Switch on the ignition, pull out the lever on the dash panel halfway and patiently wait for a few seconds. Now pull out the lever all the way – and the legendary OM 615 engine in the Mercedes-Benz L 206 D comes to life. The 2.2 liter diesel engine starts up and the first few revolutions shake the steel frame and the chassis. That is the starting signal for the L 206 D at the 6th Paul Pietsch Classic through the Black Forest. Then the diesel engine quietens down to a calming rumble as it idles. The low frequencies indicate what the L 206 D stands for: readiness and unconditional reliability.
On the classic tour on the tracks of the racing driver and publisher Paul Pietsch, the “Harburger” painted in the bright “Columbia Blue” tone is especially conspicuous: light commercial vehicles are rarely a part of such exclusive events. “We are happy about every rarity registered for one of our rallies”, says the organizer Harald Koepke, emphasizing the interest in the most colorful range of participants possible. The van with its all-round windows has a major advantage over the racing cars: it offers the driver and up to 8 passengers a fantastic view of the world outside.
In the 1970s, the L 206 D was also a meaningful alternative to the existing range of vans at the time: The drive concept consisting of a front engine and front wheel drive created a completely flat loading surface, in contrast to its most important competitor at the time.
The vehicles have to tackle 460 kilometers with innumerable corners, uphill and downhill stretches over the course of the rally – a true challenge for the L 206 D from 1972. The 55 hp diesel and the brake system are not actually designed for this kind of route. Thanks to a 200 kilogram additional weight in the interior, the braking behavior of the wheels on the rear axle is improved on wet roads – so that the idyllic route is no longer a problem. One thing is certain: Confidently known as the “economical giant” in the official sales brochure, it was one of the most exotic guests at this year’s Paul Pietsch Classic. It owes its nickname to the indestructible pre-combustion chamber diesel engine which makes more economical use of fewer than petrol engines and is also less prone to breakdown.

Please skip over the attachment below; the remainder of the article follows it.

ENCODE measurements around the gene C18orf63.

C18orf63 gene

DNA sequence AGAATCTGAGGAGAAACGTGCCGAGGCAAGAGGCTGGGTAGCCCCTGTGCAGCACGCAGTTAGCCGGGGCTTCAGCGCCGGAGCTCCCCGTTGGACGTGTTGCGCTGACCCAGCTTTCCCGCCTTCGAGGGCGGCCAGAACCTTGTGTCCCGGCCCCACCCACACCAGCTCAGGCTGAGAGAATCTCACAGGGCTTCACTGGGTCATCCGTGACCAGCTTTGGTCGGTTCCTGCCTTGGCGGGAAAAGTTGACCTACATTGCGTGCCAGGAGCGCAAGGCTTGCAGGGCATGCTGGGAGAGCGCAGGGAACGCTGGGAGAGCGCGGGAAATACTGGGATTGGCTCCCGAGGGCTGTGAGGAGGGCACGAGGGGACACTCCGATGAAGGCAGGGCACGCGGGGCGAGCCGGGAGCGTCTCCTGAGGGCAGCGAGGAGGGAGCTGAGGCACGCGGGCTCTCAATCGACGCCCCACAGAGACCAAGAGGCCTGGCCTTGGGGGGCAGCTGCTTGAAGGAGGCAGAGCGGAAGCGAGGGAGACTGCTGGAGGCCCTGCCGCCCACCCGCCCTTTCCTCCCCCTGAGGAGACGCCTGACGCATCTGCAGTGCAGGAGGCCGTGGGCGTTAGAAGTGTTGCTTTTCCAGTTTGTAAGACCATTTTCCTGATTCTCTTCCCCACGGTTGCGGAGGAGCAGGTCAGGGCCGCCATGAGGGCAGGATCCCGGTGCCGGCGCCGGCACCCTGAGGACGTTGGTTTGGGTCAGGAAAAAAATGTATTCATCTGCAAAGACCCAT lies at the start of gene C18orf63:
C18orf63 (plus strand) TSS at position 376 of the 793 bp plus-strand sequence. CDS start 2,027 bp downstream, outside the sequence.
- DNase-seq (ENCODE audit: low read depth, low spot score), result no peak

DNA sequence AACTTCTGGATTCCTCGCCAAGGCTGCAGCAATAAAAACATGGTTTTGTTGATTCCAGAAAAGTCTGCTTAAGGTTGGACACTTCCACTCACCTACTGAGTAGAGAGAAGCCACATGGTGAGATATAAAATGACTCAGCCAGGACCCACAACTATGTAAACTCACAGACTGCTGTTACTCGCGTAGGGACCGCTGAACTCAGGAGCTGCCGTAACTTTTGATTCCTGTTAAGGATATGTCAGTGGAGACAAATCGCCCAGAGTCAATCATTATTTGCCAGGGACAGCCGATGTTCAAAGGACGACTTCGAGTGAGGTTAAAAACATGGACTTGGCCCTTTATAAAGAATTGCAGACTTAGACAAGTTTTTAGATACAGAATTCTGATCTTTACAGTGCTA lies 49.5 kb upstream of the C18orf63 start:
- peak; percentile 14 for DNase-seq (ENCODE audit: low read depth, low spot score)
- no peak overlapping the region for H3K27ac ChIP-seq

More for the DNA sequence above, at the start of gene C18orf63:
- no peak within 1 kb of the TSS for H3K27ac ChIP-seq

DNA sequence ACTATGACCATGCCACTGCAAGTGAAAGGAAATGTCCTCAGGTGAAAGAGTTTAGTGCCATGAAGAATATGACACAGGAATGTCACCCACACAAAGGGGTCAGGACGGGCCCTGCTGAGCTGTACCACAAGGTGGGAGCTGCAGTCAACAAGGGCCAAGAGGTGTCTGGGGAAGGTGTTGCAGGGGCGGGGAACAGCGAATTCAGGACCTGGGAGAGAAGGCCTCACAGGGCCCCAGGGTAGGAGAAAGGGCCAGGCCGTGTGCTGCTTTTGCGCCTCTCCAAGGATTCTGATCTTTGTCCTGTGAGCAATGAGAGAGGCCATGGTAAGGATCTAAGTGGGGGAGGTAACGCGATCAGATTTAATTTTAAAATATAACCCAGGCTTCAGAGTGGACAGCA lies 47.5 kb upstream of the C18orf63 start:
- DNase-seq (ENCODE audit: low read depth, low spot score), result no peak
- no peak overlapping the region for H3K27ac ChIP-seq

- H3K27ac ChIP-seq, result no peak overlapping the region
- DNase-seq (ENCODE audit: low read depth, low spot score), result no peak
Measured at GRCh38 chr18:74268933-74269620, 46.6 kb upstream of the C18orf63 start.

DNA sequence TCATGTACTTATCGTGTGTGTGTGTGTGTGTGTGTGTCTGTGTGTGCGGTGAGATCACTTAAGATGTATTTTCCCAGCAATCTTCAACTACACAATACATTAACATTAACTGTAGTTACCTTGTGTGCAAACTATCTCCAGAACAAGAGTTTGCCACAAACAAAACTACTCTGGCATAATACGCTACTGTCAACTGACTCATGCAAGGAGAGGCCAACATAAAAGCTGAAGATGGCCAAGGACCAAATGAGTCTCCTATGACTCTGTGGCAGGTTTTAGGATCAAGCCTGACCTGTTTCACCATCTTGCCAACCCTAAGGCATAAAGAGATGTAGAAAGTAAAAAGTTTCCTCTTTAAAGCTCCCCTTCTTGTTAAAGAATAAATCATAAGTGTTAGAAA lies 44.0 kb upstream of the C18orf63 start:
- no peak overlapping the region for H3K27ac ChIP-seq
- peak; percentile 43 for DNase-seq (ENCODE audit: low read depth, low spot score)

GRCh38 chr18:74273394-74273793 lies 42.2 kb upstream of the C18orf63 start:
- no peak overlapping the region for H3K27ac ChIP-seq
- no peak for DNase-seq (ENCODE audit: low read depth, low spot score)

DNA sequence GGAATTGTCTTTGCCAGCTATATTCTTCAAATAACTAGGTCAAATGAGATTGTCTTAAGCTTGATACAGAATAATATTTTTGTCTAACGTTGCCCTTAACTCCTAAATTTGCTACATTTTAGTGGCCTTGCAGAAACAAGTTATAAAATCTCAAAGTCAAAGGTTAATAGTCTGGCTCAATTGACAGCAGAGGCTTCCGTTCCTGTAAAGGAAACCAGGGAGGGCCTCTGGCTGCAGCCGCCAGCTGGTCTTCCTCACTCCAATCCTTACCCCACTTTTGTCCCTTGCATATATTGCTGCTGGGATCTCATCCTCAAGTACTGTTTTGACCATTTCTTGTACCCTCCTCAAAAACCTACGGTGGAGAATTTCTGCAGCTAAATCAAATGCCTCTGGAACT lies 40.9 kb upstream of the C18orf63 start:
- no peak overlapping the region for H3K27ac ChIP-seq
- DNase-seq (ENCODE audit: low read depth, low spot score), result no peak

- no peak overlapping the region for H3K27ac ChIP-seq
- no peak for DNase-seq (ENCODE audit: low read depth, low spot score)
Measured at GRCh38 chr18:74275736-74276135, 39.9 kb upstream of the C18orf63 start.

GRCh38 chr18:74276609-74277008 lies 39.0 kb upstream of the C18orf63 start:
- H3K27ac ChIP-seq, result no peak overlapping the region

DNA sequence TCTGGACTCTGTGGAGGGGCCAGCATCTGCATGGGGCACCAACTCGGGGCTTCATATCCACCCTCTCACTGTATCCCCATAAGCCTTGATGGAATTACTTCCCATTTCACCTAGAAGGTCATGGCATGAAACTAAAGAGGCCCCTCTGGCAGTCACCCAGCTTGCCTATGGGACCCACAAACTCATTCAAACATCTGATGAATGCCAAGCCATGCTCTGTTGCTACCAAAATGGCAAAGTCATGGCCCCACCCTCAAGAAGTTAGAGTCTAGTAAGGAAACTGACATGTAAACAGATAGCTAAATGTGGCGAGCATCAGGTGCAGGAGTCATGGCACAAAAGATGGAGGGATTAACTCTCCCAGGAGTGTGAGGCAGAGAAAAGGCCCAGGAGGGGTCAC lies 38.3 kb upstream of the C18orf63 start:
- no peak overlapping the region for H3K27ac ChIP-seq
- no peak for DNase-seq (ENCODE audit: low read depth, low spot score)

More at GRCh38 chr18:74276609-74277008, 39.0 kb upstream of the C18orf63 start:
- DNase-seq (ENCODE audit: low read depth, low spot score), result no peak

The rally runs on a tight schedule. Naturally, they tried to keep up with the pace in the Mercedes-Benz L 206 D. The atmosphere is tense because rallies are not about seconds but hundredths of a second. The results when the van crosses the finish line are even more amazing: The L 206 D arrived seven seconds and six hundredths too early. Was the team on board actually too hasty? No, everyone agrees: a measurement error is the only logical explanation. But after these three eventful days in the L 206 D, nothing can ruin the mood of the team and the audience on the roadside.
Photos: Kai Knoerzer